The objection that a count of a declaration embraces two causes of action must be taken by demurrer.
LATHROP, J. If the declarations in these cases are to be construed, as the defendants contend, as each containing only one count, which embraces two causes of action, and so are in violation of the Pub. Sts. c. 167, § 2, cl. 4, the objection should have been taken by demurrer. Clay v. Brigham, 8 Gray 161 . Downs v. Hawley, 112 Mass. 237 , 241.
The exceptions are frivolous, and are overruled with double costs, and interest at twelve per cent.
E. H. Savary & L. E. Baldwin, for the defendants.
J. D. Thomson, for the plaintiff.
Negligence, Res ipsa loquitur. Street Railway.
A street railway company, maintaining a railway on the surface of a street and above it an elevated structure for the running of trains, is not liable to a passenger in one of its open surface cars who is injured by sawdust, falling from overhead with shavings and a piece of wood, and blowing into his eye, while the car is passing beneath the elevated structure, if the cause of the fall of the
shavings, sawdust and piece of wood does not appear and is wholly a matter of conjecture.
The doctrine of res ipsa loquitur applies only when the circumstances are such as to afford just ground for a reasonable inference that according to ordinary experience the accident would not have occurred except for the want of due care. If causes other than the negligence of the defendant might have produced the accident, the plaintiff is bound to exclude the operation of such causes by a fair preponderance of the evidence.
TORT by a passenger in an electric car of the defendant for an injury caused in the manner described by the court. Writ in the Municipal Court of the City of Boston dated June 26, 1901.
On appeal to the Superior Court the case was tried before Maynard, J., who refused to rule that as a matter of law the plaintiff could not recover, and submitted the case to the jury. The jury returned a verdict for the plaintiff in the sum of $425 ; and the defendant alleged exceptions.
E. P. Saltonstall, for the defendant.
N. L. Sheldon, (H. Hastings with him,) for the plaintiff.
MORTON, J. This is an action of tort for personal injuries received on May 17, 1901, by the plaintiff while riding in one of the defendant's open cars in Boston. The plaintiff's testimony tended to show that she boarded the car in Dewey Square and as it reached the side door of the South Station some shavings, sawdust and a piece of wood fell from overhead and the sawdust blew into the car and got into her eye causing the injuries complained of. On cross-examination the plaintiff testified that it seemed as though it had been thrown down after the man got through his work, and that the wind carried it into the car, but she did not know whether it was thrown down or whether it blew down, and that the same effect would have been produced if the wind had carried it down. There was a verdict for the plaintiff and the case is here on exceptions by the defendant to the refusal of the judge to rule that on all of the evidence the plaintiff was not entitled to recover.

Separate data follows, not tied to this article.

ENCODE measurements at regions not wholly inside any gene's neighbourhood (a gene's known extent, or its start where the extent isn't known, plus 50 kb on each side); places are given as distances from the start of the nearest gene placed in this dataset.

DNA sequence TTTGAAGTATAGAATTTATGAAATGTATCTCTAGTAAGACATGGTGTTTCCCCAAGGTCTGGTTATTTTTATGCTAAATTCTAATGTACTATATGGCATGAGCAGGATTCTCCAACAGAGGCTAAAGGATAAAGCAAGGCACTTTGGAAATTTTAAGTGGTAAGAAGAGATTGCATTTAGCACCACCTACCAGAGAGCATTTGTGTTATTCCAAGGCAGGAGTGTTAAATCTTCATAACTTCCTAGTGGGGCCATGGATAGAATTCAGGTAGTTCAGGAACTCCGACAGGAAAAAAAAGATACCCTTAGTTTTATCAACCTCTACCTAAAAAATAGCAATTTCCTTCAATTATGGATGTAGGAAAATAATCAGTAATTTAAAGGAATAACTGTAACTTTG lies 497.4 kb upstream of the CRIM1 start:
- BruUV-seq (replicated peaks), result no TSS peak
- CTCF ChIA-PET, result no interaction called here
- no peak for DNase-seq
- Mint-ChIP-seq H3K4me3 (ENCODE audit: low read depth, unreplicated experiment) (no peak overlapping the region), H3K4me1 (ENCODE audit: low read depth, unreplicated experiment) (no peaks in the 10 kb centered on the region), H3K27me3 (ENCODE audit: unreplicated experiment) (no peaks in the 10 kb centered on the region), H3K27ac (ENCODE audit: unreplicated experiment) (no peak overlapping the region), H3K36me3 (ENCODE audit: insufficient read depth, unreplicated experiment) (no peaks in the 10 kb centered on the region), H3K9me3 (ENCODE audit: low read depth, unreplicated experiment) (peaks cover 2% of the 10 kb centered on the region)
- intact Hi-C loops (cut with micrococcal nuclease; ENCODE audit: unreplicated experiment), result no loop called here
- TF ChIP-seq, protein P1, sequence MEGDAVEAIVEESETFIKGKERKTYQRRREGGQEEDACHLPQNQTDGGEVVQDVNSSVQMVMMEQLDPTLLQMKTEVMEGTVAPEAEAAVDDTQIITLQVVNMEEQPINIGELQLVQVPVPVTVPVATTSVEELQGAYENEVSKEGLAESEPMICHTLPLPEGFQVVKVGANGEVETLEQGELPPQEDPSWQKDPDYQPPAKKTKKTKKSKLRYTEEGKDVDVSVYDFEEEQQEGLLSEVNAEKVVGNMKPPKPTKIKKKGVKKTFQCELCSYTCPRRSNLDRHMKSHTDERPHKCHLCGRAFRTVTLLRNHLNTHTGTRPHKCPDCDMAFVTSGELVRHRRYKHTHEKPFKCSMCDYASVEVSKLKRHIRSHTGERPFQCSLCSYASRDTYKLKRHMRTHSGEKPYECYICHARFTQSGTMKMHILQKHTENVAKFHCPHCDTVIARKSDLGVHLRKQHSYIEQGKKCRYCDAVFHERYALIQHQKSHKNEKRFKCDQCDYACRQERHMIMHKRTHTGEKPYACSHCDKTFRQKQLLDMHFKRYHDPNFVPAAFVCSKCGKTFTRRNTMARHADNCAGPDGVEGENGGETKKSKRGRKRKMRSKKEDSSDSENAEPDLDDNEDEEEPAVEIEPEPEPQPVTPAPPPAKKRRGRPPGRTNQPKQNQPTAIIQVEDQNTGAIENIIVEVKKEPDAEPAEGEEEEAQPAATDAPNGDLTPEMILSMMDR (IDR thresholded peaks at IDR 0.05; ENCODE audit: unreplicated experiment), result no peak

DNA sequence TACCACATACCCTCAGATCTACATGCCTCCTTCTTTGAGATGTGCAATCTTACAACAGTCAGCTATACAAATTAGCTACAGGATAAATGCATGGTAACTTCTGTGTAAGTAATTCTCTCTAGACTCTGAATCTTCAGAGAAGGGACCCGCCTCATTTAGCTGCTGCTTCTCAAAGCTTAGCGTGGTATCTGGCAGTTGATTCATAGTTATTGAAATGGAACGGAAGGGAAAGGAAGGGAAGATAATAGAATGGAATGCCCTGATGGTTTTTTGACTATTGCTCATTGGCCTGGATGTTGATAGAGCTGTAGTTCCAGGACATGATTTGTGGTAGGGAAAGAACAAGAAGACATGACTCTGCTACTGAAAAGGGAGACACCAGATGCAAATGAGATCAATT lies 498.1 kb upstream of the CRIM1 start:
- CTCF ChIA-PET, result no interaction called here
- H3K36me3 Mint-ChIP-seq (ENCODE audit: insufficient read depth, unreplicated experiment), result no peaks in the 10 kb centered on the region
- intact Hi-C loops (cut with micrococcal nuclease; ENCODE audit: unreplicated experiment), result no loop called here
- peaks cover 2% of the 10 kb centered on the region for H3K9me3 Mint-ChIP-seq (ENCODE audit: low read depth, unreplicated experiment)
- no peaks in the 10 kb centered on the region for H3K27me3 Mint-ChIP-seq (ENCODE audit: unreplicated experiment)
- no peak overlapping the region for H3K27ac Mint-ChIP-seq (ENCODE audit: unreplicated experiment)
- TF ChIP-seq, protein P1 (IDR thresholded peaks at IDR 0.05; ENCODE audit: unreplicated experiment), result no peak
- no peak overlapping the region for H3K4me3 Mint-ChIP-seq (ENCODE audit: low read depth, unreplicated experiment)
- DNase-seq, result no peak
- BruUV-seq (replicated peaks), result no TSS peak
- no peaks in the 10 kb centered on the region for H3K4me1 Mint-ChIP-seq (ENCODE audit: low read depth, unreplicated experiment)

The exceptions assume that there was an elevated structure belonging to the defendant which ran overhead at the place where the accident occurred, and the plaintiff's contention is that the shavings, sawdust and piece of wood fell in consequence of negligence on the part of the defendant, or its servants or agents while at work or engaged upon the elevated structure.
There is nothing to show what caused them to fall. For aught that appears the wind may have blown them down. There was testimony tending to show that at the time the wind was blowing from fourteen to nineteen miles an hour with a maximum velocity of twenty-two miles an hour. The statement of the plaintiff that it seemed as though they had been thrown down was immediately followed by the statement that she did not know whether they were thrown down or blown down, and the effect of her testimony was to leave the cause of the fall entirely uncertain. Aside from the fall of the sawdust, shavings and wood there was not even testimony tending to show that any one was at work on the elevated structure at the place where the accident occurred. The cause of the fall is entirely a matter of conjecture. The plaintiff invokes the doctrine of res ipsa loquitur. But that applies only when the circumstances are such as to afford just ground for a reasonable inference that according to ordinary experience the accident would not have occurred except for the want of due care. It was held in the cases relied on by the plaintiff and in others referred to by the defendant that there was ground for such an inference. See Lowner v. New York, New Haven, & Hartford Railroad, 175 Mass. 166 ; Manning v. West End Street Railway, 166 Mass. 230 ; Graham v. Badger, 164 Mass. 42 ; Jager v. Adams, 123 Mass. 26 ; Kearney v. London, Brighton, & South Coast Railway, L.R. 6 Q.B. 759; Hogan v. Manhattan Railway, 149 N.Y. 23.
But where as in the present case it is as inferable that the accident occurred without negligence on the part of the defendant or its servants or agents as that it did, the ground for such an inference is wanting. If causes, other than the negligence of the defendant or its servants or agents, might have produced the accident, the plaintiff was bound to exclude the operation of such causes by a fair preponderance of the evidence. Kendall v. Boston, 118 Mass. 234 . Searles v. Manhattan Railway, 101 N.Y. 661. Wiedmer v. New York Elevated Railroad, 114 N.Y. 462.
It cannot be held that the mere presence of sawdust and shavings and a piece of wood on the elevated structure was of itself evidence of negligence, and there is nothing to show that if the iron flooring under the tracks had been extended beyond the sides of the tracks the falling of the sawdust would or might have been prevented.